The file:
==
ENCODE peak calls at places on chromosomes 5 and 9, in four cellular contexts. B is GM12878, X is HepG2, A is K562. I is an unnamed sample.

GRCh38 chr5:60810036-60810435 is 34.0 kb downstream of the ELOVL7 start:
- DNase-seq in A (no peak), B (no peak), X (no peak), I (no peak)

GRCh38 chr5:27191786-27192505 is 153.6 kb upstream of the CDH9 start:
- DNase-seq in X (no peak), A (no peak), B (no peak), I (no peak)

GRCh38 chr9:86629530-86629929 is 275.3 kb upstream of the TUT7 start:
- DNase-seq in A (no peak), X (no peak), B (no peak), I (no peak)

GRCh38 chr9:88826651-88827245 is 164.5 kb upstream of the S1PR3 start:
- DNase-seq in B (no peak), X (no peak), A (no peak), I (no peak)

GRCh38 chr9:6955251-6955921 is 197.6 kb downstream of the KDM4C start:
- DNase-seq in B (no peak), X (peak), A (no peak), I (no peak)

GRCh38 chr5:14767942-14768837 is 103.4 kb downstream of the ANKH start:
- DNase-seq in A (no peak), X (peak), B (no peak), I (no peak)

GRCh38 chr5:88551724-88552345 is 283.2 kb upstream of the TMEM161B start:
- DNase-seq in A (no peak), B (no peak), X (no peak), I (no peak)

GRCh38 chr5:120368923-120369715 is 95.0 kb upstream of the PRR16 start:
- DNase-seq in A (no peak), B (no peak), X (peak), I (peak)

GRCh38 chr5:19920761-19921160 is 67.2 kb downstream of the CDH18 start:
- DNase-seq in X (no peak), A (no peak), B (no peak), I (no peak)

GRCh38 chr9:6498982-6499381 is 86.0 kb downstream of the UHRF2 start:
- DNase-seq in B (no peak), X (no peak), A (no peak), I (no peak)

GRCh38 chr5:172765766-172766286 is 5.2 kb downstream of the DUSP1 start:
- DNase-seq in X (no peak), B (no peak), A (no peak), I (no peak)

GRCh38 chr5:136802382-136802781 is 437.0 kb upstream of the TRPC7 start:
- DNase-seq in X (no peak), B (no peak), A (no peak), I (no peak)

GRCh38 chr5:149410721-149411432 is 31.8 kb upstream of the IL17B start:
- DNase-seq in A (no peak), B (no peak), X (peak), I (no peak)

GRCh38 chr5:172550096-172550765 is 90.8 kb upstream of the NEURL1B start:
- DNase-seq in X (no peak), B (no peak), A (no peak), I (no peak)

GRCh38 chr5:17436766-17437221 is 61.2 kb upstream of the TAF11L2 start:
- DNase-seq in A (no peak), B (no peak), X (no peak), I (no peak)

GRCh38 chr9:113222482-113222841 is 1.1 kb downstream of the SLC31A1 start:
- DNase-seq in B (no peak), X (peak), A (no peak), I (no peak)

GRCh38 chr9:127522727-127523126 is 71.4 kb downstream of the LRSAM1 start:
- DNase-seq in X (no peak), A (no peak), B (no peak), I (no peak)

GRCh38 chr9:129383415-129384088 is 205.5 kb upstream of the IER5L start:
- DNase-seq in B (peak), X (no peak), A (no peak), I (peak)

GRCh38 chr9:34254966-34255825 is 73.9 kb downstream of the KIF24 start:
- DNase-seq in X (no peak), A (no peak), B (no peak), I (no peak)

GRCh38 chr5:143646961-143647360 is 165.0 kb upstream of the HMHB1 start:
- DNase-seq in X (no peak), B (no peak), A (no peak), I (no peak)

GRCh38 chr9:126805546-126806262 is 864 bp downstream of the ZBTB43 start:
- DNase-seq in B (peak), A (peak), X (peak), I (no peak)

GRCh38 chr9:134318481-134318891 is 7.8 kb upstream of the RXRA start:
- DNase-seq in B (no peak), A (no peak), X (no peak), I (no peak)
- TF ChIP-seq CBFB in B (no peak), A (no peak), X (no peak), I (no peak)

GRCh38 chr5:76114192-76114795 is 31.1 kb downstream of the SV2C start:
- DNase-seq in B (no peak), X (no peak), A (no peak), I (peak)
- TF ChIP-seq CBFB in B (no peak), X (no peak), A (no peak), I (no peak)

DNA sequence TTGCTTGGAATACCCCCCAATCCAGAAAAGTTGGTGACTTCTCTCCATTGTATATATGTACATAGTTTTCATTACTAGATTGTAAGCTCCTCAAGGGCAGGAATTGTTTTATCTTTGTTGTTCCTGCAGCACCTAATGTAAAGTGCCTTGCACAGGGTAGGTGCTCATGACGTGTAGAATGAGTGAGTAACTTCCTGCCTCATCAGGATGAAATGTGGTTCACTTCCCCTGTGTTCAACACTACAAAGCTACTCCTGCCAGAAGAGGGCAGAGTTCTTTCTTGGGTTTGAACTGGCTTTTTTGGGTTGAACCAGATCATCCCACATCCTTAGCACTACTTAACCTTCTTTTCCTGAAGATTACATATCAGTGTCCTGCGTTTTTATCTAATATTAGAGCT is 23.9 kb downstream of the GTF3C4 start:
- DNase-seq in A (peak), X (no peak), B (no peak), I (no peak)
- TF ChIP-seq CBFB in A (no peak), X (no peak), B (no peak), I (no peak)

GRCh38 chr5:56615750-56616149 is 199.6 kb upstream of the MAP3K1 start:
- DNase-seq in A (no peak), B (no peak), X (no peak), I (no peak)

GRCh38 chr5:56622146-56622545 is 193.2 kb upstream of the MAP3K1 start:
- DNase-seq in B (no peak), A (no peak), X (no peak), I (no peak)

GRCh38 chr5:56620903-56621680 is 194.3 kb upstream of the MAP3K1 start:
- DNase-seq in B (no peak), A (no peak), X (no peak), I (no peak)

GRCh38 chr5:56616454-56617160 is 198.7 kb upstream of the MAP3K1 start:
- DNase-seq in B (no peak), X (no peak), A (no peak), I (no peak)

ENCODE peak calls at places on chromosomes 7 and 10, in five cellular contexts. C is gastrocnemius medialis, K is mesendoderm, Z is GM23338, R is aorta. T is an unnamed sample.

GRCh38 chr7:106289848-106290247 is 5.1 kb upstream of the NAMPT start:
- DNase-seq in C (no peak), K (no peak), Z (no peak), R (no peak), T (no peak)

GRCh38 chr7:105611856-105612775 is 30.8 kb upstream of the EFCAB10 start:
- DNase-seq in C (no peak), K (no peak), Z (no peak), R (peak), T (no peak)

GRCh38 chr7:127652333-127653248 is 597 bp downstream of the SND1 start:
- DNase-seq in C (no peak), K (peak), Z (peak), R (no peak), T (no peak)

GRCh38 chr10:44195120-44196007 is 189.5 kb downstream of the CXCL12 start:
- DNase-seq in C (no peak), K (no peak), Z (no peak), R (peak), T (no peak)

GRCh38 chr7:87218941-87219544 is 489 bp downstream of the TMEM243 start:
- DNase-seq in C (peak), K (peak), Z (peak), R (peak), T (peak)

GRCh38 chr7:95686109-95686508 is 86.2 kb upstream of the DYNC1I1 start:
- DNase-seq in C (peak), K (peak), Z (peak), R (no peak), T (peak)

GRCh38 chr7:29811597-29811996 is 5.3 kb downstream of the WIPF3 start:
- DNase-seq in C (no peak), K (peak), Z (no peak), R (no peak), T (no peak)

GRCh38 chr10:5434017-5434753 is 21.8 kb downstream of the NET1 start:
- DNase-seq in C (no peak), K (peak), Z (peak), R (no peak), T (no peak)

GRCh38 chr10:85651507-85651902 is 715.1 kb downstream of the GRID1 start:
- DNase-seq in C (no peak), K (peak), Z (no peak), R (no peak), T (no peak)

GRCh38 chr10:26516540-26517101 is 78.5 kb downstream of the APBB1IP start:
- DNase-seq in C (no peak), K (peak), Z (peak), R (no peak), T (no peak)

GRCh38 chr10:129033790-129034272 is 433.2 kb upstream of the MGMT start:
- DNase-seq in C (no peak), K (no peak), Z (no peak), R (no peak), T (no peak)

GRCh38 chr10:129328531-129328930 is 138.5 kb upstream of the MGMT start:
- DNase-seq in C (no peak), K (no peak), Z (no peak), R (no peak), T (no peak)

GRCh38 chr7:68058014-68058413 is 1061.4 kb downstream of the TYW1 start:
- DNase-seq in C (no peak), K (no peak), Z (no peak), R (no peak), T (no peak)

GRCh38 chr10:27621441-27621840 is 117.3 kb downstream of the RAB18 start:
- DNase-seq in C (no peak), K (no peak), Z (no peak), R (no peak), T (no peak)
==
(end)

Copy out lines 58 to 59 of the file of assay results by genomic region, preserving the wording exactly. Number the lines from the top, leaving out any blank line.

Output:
- DNase-seq in B (no peak), A (no peak), X (no peak), I (no peak)

GRCh38 chr5:56616454-56617160 is 198.7 kb upstream of the MAP3K1 start: